• 38. Page 36Copyright © 2007 American Academy of Dermatology Current Employee Count (FTE) 7. Please provide the first three digits of the zip code at your primary practice site.................... 8. Do you consider your practice to be primarily serving an: Urban community Suburban community Rural community 9. Please indicate the number of offices (i.e., different locations) in which you practice or have supervisory responsibility ................................................................................................... 10. Which of the following best describes your primary practice location: Solo practice Academic Dermatology group practice Veterans Administration Multispecialty group practice Military Other; please specify: ____________________________ 11. What is the total number of physicians that work in your practice? ..................................... 12. How would you describe the current supply of dermatologists in your community? Much greater than required A little greater than required The correct supply A little less than required Much less than required 13. Are you currently seeking to add more dermatologists to your practice? No (If no, skip to question 14.) Yes (If yes, please continue.) a) How many months have you been looking to add more dermatologists to your practice?......... b) How many dermatologists would you like to add? ...................................................................... 14. In your practice, what is your estimate for the average waiting time in calendar days for a non-emergency appointment? Days for new patients ......................................................................................................................... Days for established patients ............................................................................................................. 15. How many of each of the following staff does your office currently employ? Please specify in terms of full-time equivalents (FTEs). Administrative (Clerical, Billing, Secretarial)..................................................................................... Medical Assistant.............................................................................................................................. Nurse (All types except Nurse Practitioner)...................................................................................... Nurse Practitioner............................................................................................................................. Physician Assistant........................................................................................................................... Aesthetician ...................................................................................................................................... Other; please specify: _________________________________________________________ Dermatologic Practice Characteristics and Activities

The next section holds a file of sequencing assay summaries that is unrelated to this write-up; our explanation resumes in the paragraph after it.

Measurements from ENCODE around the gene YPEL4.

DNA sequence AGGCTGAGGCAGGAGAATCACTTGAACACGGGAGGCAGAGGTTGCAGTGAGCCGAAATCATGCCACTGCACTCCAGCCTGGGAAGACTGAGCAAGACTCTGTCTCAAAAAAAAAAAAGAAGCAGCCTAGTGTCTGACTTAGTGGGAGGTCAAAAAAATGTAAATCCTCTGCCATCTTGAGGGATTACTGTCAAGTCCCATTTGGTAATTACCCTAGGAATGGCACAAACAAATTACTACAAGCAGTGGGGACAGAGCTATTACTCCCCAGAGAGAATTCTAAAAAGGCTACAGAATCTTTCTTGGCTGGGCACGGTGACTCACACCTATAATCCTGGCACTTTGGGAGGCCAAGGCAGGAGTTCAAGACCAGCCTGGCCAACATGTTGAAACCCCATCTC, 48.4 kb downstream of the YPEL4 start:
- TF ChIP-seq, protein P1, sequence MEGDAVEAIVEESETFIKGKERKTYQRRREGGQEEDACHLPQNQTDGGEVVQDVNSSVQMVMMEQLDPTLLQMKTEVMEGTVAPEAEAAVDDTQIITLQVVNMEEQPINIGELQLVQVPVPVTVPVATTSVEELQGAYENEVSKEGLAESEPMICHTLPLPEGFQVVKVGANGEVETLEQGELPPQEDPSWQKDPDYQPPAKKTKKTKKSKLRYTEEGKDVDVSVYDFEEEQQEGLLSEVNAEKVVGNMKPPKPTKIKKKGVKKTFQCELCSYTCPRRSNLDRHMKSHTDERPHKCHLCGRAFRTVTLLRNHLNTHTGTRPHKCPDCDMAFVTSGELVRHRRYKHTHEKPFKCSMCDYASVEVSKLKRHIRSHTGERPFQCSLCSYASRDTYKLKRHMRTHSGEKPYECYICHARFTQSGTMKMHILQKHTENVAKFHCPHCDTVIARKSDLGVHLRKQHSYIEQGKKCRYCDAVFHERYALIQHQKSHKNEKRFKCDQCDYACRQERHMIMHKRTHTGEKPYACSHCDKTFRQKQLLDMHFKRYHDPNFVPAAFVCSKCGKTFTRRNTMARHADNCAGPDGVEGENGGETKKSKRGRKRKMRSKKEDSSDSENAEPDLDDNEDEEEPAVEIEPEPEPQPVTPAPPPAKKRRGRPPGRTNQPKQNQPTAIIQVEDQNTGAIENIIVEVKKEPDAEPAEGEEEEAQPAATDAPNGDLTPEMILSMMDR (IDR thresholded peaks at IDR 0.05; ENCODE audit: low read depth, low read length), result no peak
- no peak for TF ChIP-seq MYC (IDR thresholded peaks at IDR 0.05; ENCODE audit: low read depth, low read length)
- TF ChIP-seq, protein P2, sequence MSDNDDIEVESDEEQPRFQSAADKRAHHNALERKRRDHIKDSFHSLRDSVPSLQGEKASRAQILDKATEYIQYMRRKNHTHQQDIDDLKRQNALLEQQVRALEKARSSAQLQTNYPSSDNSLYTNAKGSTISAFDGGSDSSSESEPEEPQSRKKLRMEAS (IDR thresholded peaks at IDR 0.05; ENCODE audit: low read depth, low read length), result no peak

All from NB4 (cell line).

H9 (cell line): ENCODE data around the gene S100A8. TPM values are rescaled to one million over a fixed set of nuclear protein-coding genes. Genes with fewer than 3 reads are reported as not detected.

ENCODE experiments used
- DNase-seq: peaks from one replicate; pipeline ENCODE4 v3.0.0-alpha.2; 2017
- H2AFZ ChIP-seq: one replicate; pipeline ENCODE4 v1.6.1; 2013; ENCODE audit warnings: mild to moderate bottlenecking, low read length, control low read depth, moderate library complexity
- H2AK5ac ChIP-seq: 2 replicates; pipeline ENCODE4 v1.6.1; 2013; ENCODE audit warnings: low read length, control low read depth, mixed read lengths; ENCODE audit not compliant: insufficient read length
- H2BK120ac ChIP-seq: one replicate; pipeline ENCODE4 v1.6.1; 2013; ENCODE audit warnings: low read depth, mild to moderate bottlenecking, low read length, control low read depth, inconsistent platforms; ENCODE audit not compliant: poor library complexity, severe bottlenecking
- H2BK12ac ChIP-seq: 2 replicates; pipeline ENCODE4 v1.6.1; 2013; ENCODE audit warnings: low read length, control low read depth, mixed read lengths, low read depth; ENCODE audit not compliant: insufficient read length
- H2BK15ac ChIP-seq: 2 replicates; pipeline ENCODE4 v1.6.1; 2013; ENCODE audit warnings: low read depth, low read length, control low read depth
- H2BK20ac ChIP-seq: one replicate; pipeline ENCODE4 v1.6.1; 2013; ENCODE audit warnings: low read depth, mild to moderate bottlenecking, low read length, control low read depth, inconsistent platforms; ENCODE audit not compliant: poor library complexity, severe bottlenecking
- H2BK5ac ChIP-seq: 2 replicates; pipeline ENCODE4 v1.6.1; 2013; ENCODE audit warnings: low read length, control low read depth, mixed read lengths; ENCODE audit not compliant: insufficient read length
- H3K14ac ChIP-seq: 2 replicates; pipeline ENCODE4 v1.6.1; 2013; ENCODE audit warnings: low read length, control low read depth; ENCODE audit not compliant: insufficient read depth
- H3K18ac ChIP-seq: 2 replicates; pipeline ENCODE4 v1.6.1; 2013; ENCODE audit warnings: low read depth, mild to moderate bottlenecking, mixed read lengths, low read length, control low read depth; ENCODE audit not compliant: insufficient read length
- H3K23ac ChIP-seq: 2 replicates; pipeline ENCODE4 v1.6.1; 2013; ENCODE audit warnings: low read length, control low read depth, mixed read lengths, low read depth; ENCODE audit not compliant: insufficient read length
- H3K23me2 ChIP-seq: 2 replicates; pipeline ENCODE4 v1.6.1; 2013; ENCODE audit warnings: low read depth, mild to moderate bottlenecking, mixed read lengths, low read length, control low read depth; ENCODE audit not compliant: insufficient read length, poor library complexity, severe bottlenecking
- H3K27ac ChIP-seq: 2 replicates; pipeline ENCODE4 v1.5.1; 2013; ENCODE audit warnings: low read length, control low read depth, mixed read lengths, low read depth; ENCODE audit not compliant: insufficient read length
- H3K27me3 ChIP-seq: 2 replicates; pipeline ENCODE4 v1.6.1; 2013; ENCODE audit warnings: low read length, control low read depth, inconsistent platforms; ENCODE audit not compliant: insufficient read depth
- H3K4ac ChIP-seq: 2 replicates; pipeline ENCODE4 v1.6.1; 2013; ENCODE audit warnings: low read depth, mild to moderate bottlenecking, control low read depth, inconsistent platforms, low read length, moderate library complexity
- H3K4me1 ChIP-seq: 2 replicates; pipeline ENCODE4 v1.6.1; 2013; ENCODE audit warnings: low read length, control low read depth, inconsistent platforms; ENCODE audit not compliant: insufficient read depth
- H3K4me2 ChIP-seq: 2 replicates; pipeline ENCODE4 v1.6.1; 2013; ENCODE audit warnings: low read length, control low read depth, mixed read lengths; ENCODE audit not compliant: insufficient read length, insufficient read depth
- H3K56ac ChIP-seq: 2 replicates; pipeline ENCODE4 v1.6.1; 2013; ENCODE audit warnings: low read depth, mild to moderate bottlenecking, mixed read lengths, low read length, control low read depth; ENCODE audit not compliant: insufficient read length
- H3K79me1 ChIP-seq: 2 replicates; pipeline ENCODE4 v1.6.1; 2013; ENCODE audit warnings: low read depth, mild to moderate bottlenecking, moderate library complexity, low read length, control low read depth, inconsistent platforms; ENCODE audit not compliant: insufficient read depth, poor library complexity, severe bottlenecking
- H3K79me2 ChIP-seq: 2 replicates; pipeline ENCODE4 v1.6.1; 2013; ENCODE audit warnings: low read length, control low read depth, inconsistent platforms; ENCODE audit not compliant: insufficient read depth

• 39. Page 37Copyright © 2007 American Academy of Dermatology % of each presented to physician (0-100%) 16. Do you currently employ (or have you recently employed) Physician Assistants (PA) or Nurse Practitioners (NP) in your practice? No (If no, skip to question 17 on the next page.) Yes (If yes, please continue.) a) When your PAs and/or NPs are engaged in patient care, how often is a physician available on-site versus off-site? b) Which of the following types of patients are seen by your PA or NP? Check all that apply. Established patients with on-going, stable conditions Established patients with worsening conditions Established patients with new problems New patients c) For each type of patient seen by your PA or NP, what percent are formally presented to a physician during the patient visit? d) On average, how many patients does one physician extender (PA or NP) see in a week? patients per week e) On average, what percent of the PA’s or NP’s patient care time is spent on each of the following? (Three answers should add up to 100 %.) f) What type of dermatology training do the PAs or NPs receive? Check all that apply. On-the-job training in my office On-the-job training by previous employer Dermatology rotation in PA / NP school Formal curriculum of lecture and/or reading defined by dermatology practice Attendance of external lectures by pharmaceutical / device industry Attendance of CME meeting / courses sponsored by professional societies (AAD, SDPA, etc.) Formal dermatology training program at teaching institution Other; please specify:____________________________ g) If you have had PAs leave your practice, where did they go? Check all that apply. Dermatologist office Academic institution Medical practice of another specialty please specify:_____________________________ Military Multi-specialty practice Unknown Hospital / hospital facility Other non-health related organization Spa or other facility not located in a physician office Other; please specify:______________ Percentage of the time a physician is on-site (in same office)........................................... % Percentage of the time a physician is off-site (available by electronic means).................. % Total................................................................................................................................... 100 % Established patients with on-going, stable conditions ..................................................... % Established patients with worsening conditions .............................................................. % Established patients with new problems.......................................................................... % New patients .................................................................................................................... % Medical dermatology...................................................................................................... % Cosmetic dermatology................................................................................................... % Non-cosmetic surgical dermatology ............................................................................. % TOTAL........................................................................................................................... 100 % Dermatologic Practice Characteristics and Activities (continued)